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Operators' COVID hoarding starts biting telecom vendors

Corning reported a 6% quarter-over-quarter decline in its fiber business, and it's not the only company fretting over 'inventory absorption' among telecom operators.

Mike Dano

April 26, 2023

4 Min Read
Operators' COVID hoarding starts biting telecom vendors

It's becoming increasingly clear that telecom vendors across the industry are suffering through a sluggish first quarter in part due to "inventory absorption," which is how the financial analysts at Raymond James put it.

Network operators in North America snapped up all the equipment they could during the COVID-19 pandemic, largely due to traffic spikes amid a troubled supply chain. Now, as the pandemic abates and supply chains relax, they are trying to put those stashes to use.

As a result, they're not buying anything else, and it's not clear when that might change.

Corning's decline

The latest data points come from Corning, which reported a 6% quarter-over-quarter decline in its fiber business. That's noteworthy considering Corning is a core vendor for fiber cabling, and US telecom operators are in the midst of a "historic" fiber network buildout effort.

Figure 1: (Source: Pixabay) (Source: Pixabay)

Corning's fiber slowdown was due to "a greater-than-normal seasonal volume decline associated with the pacing of customer projects," according to the financial analysts at Raymond James. "We interpret this as inventory absorption."

Corning CEO Wendell Weeks obliquely addressed the topic during his company's earnings call this week.

"Since they couldn't get everything they needed, [they] over ordered ... all sorts of things," Weeks said, according to a Seeking Alpha transcript.

He acknowledged that Corning's fiber customers are in the midst of putting their fiber inventory into action. But he stopped short of predicting a massive upswing in demand after the operators work through their inventory backlog.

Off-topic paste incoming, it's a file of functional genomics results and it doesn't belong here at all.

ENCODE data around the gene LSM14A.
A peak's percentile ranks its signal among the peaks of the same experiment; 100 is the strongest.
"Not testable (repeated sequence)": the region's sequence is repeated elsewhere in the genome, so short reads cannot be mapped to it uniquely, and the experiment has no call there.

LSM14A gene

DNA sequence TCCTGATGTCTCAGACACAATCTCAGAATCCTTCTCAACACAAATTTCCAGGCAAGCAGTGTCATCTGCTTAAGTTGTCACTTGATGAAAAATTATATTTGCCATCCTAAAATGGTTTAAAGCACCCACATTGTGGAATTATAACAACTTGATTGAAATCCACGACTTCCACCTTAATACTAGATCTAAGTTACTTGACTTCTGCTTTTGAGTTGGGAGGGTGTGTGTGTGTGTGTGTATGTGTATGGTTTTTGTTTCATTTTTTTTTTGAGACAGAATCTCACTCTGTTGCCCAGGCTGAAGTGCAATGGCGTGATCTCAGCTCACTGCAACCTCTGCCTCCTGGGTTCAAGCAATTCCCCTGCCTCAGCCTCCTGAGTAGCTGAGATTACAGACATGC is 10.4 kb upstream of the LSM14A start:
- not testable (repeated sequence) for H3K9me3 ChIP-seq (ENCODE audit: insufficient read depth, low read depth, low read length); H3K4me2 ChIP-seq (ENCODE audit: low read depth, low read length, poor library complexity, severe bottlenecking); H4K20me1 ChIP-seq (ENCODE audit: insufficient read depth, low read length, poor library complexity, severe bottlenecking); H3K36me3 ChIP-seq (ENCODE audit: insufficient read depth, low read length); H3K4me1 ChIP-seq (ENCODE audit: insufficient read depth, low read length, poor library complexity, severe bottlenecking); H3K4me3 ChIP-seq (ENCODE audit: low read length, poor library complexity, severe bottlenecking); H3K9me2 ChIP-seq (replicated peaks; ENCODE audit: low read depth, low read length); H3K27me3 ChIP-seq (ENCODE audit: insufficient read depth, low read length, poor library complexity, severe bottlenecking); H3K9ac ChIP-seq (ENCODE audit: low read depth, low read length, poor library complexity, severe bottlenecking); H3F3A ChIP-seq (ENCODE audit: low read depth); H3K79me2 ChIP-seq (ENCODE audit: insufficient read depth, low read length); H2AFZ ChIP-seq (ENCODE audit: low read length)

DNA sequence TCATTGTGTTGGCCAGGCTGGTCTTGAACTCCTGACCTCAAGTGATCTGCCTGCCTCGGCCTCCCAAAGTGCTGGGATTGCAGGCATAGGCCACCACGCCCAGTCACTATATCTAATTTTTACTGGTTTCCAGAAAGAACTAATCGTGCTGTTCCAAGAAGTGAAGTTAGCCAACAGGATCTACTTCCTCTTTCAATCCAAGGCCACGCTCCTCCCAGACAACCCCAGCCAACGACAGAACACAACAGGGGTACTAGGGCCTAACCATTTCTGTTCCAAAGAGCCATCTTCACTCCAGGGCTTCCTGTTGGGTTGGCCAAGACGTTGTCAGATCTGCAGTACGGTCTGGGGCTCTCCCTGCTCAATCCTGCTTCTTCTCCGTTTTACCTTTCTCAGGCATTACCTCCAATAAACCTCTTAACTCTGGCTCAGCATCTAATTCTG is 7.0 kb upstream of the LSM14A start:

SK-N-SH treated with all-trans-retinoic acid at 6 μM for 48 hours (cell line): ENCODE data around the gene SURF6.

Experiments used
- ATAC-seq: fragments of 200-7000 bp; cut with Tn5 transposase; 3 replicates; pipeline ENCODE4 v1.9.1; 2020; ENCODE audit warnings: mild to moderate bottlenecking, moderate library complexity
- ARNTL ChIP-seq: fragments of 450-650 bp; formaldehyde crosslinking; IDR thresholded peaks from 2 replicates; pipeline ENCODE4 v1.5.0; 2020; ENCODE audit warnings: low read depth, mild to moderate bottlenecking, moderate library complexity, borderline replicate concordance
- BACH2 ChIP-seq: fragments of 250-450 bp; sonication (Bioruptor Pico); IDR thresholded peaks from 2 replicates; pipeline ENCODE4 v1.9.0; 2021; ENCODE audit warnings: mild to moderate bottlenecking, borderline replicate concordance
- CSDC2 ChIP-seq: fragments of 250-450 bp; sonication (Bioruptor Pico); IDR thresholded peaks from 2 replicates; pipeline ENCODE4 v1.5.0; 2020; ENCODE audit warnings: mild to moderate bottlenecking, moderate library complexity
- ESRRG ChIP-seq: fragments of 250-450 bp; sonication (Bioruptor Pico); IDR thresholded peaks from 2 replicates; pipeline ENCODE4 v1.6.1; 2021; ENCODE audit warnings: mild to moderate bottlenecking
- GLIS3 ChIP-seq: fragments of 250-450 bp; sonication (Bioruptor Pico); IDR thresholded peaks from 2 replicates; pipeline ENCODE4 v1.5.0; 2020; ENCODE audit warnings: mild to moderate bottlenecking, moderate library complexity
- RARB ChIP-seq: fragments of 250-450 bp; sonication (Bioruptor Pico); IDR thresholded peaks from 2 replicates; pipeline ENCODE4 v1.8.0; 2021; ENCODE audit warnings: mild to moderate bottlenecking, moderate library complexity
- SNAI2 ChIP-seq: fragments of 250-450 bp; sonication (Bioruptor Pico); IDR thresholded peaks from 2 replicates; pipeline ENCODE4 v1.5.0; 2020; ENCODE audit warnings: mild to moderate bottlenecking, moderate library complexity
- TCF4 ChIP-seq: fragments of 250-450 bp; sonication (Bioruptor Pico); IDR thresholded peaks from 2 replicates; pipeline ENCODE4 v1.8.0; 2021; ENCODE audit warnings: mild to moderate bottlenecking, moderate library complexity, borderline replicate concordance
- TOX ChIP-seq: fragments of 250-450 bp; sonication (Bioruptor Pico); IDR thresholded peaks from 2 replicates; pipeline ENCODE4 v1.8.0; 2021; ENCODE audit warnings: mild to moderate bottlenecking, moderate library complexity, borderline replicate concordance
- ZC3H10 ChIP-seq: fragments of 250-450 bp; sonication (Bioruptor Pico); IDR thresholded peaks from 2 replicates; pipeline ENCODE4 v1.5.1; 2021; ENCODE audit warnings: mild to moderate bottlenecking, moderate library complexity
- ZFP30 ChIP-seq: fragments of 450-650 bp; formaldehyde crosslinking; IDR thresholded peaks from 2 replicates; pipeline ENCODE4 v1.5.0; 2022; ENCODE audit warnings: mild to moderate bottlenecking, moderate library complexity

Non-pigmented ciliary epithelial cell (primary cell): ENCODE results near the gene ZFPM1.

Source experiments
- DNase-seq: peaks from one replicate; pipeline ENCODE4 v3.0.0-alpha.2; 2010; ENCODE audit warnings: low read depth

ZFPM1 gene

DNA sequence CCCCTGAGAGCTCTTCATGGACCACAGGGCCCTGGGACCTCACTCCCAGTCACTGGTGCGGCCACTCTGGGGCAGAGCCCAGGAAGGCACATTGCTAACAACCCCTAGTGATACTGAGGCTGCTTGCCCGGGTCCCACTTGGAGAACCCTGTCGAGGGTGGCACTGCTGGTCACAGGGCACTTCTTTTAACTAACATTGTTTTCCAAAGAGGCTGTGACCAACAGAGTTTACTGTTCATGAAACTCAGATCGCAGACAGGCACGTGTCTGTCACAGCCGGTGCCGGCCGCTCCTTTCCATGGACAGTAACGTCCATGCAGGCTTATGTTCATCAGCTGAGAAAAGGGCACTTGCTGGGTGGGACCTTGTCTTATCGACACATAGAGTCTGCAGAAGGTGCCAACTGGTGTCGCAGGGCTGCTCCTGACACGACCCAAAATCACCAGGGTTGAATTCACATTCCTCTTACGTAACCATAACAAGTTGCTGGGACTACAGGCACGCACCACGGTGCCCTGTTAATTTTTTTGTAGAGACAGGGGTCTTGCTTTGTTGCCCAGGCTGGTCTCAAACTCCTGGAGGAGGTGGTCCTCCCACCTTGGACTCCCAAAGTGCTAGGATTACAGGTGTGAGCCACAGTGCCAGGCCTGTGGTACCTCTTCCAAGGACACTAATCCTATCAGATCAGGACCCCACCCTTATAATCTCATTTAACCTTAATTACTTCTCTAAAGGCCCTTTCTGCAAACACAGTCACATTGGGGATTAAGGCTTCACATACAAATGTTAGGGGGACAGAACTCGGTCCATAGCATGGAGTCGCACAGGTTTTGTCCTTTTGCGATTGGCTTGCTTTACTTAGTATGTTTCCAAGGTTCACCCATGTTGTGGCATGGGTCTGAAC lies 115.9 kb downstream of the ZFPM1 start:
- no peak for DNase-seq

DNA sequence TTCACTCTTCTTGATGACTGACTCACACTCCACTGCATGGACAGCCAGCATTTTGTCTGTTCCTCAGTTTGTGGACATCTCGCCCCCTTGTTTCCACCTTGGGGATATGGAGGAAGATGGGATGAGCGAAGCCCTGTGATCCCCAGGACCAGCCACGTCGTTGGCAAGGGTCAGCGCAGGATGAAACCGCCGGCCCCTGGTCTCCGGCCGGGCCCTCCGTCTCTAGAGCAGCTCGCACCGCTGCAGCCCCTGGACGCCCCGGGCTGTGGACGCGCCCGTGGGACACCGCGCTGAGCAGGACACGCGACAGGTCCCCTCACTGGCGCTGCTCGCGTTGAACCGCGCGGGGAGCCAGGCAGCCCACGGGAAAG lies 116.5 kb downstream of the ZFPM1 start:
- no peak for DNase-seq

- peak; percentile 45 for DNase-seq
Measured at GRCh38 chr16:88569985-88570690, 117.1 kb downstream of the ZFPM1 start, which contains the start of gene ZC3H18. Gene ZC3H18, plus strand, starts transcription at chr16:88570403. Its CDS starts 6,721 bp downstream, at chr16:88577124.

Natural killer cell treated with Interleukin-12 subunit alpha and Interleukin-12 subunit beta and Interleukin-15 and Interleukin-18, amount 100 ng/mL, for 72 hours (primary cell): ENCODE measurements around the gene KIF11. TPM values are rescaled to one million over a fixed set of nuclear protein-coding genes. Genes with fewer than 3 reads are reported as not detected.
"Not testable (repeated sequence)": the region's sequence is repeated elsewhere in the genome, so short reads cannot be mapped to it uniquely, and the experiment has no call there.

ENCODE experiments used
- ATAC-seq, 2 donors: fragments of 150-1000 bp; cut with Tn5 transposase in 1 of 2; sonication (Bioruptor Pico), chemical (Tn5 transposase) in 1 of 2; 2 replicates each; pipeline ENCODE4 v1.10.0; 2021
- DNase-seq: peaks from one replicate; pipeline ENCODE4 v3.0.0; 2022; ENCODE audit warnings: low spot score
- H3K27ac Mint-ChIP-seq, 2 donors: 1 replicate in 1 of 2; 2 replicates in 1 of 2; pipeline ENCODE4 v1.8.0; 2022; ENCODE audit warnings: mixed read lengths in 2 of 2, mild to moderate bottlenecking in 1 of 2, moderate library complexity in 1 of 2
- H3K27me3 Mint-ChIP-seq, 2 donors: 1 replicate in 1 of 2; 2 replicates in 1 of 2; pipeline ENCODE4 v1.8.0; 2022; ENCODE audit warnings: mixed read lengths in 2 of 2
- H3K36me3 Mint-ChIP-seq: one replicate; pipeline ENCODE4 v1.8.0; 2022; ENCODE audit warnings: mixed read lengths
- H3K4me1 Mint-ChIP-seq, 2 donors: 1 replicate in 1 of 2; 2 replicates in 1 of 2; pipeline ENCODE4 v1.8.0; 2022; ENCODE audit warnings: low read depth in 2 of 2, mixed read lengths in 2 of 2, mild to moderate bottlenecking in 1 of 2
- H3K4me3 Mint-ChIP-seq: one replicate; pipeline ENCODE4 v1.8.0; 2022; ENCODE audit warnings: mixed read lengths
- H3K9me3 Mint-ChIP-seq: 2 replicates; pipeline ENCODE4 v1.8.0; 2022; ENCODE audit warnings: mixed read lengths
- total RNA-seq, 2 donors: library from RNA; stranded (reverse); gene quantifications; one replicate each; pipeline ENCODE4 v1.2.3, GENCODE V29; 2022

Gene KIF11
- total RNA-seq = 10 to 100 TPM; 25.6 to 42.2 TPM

"We're just going to play out a little bit more conservatively and not plan on ... a big jump up in the back half [of this year]," Weeks said.

Corning is seeing sluggish fiber trends both among hyperscale data center operators and fiber network operators like AT&T and Frontier Communications, he added.

A spreading concern

Corning isn't the only vendor to address the inventory situation. Both Ericsson and Nokia blamed "inventory adjustments" in North America for sluggish sales of 5G equipment.

Similarly, Viavi, Adtran and Lumentum all issued financial warnings ahead of their first quarter reports.

According to the Raymond James analysts, other vendors that could be affected include CommScope, Juniper Networks and Coherent. Part of the firm's reasoning is based on the outsized role that Corning plays in the overall market for fiber networks.

"Corning's commentary paints an encouraging longer-term picture but provides a cautionary near-term signal," the analysts said. "We believe investors hold concerns about hyperscale slowing, and continued inventory absorption exasperating the year-over-year declines in US telco capex vs. 2022."

Indeed, analysts at Dell'Oro Group recently warned that worldwide telecom capex – the sum of wireless and wireline telecom carrier investments – increased at a low single-digit rate year-over-year in 2022. They said that was down from high single-digit growth in 2021. And the firm warned of "sharp capex cuts in North America" over the next three years.

"The clouds are black on the horizon," wrote analyst Joe Madden, of Mobile Experts, in a recent column in FierceWireless.

Where's the bottom?

The pressing question, according to the financial analysts at B. Riley Securities, is when the downturn will end.

"While this is the first phase of a slowdown due to inventory correction ... our concern is there could be a second phase of a slowdown, which could be more severe than the first phase, if and when the economy enters into a lengthy recession," they wrote in a recent note to investors. "The second phase will be triggered by service providers reducing capex due to the recession, which will adversely impact those in the supply chain."

Corning's Weeks offered some inconclusive comments on when the company's fiber business might return to growth.

"That can happen quickly," he said, explaining that Corning is ready to supply more fiber if it sees an increase in demand. "But we're just not seeing it."

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Mike Dano, Editorial Director, 5G & Mobile Strategies, Light Reading | @mikeddano

About the Author(s)

Mike Dano

Editorial Director, 5G & Mobile Strategies, Light Reading

Mike Dano is Light Reading's Editorial Director, 5G & Mobile Strategies. Mike can be reached at [email protected], @mikeddano or on LinkedIn.

Based in Denver, Mike has covered the wireless industry as a journalist for almost two decades, first at RCR Wireless News and then at FierceWireless and recalls once writing a story about the transition from black and white to color screens on cell phones.

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